10-06-2024 · Insight

Nordic nations sweep top spots in country sustainability ranking

Finland, Norway and Sweden continue to dominate the upper ranks while Sub-Saharan Africa is gaining ground. Meanwhile, country case studies from Europe and Africa reveal added value of sustainability research for sovereign investing and government engagement.

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  • Paul Ruijs - Impact Specialist

    Paul Ruijs

    Impact Specialist

  • Peter van der Werf - Head of Engagement

    Peter van der Werf

    Head of Engagement

Robeco has released the spring edition of its semi-annual Country Sustainability Ranking, which measures and ranks the performance of 150 countries on material environmental, social, and governance indicators that can impact economic growth and development.

Robeco’s country scores are a rich source of data and insights for investors seeking to comprehensively assess the risks and opportunities associated with sovereign bonds.

Complete scores and rankings are available on Robeco’s SI Open Access portal.

The top 10

In the latest rankings, Nordic nations continue to toggle for a lead that hinges on thousandths of a decimal differences. Decimals this time favored Finland (9.04), which held on to the top spot, while Norway (9.03) narrowly edged out Sweden (9.029) to claim the second position.

Ocean Health Index scores deteriorated slightly for both Sweden and Finland, lowering environmental performance relative to Norway whose score remained stable. On the social front, the trio saw income inequality widen in recent years while gender equality advanced.

Increased renewable energy uptake and lower GHG emission intensities were decisive in defining the rest of the top ten. New Zealand returned to the top ranks after a brief exit in late 2023, while Iceland, a long-standing top-ten performer, unexpectedly dropped out due to appreciable declines in climate and energy criteria.

Figure 1 – the global overview of ESG scores

Figure 1 – the global overview of ESG scores

Source: Robeco Country ESG Scores as of April 2024.

The ranking round-up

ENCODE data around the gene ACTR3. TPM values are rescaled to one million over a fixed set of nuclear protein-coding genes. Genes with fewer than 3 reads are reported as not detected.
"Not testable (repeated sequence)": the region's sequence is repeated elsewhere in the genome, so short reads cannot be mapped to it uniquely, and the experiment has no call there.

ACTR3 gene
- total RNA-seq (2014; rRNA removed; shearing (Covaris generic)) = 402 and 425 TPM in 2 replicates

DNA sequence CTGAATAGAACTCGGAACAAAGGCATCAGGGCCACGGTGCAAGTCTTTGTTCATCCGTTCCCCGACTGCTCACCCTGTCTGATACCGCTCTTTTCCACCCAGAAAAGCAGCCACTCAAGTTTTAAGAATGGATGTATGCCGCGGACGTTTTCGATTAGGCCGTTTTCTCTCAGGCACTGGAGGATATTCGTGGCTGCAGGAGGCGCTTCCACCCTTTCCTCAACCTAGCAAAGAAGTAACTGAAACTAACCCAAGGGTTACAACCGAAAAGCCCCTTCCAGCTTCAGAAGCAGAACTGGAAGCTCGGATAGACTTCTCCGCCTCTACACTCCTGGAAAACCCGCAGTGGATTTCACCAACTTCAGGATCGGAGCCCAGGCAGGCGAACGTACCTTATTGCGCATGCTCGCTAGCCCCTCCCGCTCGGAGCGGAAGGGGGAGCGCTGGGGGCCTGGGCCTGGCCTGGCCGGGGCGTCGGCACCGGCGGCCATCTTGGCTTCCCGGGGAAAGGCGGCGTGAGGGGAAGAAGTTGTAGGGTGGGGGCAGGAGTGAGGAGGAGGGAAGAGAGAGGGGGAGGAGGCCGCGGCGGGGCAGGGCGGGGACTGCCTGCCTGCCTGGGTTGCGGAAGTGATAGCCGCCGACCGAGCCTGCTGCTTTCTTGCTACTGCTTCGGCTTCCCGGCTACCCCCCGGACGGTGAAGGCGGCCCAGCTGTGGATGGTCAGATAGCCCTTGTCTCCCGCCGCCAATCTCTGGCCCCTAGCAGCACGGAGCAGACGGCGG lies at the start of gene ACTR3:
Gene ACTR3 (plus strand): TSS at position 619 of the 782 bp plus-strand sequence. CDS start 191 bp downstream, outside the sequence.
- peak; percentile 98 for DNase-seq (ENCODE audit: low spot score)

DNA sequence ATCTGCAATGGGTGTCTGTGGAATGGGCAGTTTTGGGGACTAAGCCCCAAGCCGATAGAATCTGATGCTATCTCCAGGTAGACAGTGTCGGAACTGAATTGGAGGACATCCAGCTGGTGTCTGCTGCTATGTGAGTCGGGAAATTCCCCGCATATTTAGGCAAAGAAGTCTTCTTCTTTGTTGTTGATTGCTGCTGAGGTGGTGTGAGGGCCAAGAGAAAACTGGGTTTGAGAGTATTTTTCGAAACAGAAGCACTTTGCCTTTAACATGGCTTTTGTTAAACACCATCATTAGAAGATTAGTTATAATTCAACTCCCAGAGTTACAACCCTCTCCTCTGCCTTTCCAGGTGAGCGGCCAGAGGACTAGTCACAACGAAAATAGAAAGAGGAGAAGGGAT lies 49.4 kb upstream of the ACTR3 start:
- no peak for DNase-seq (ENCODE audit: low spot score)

Zambia and Mongolia were the biggest gainers, jumping 15 and 16 spots, respectively. Zambia’s performance improved across the board thanks to higher renewable energy uptake, improving economic equality, and strengthened political stability. A number of other Sub-Saharan African nations also improved their scores, including Liberia (+0.24), Uganda (+0.13), Burkina Faso (+0.15), Eswatini (formerly Swaziland; +0.18), and Burundi (+0.11).

Conversely, Hong Kong (-0.36), Malaysia (-0.22), Mexico (-0.23) and China (-0.19) all dropped by several notches. In the bottom ranks sit Yemen, Libya and Iraq which continue to score poorly across all ESG measures.

Scores of the world’s largest sovereign debt issuers stayed roughly the same. Japan (ranked 22nd) slightly improved its overall score (+0.02), while the US (ranked 41st) slightly declined (-0.09).

Mexico – bright prospects, shadow risks

Mexico is a classic case of the value of ESG scores to signal potential risks when everything else is coming up roses. It boasts a well-diversified economy with on- and offshore oil fields, a thriving agricultural sector and an expanding manufacturing base. Moreover, its close proximity and good relations with the US make it a nearshoring target for companies eager to reduce supply chain headaches by moving away from China and other emerging Asian countries, and closer to end markets. If fully realized, nearshoring could boost Mexico’s GDP by nearly 3%.1

But a decades-long decline in the country’s ESG score should give investors pause. Rampant organized crime, systemic corruption of public agencies, and ineffective law enforcement have weighed heavily on social and governance performance. Moreover, increasing water scarcity, pollution, deforestation and exploitation of natural resources are reducing environmental scores and stoking tensions in local communities already suffering from poverty, unemployment, and limited education and healthcare access.

Mexico must strengthen internal governance and social cohesion in order to boost investor confidence and fully capitalize on the long-term windfalls which nearshoring opportunities present.